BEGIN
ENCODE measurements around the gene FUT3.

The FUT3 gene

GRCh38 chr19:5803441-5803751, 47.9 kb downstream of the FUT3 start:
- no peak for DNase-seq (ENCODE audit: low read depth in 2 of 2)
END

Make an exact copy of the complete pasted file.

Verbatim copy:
ENCODE measurements around the gene FUT3.

The FUT3 gene

GRCh38 chr19:5803441-5803751, 47.9 kb downstream of the FUT3 start:
- no peak for DNase-seq (ENCODE audit: low read depth in 2 of 2)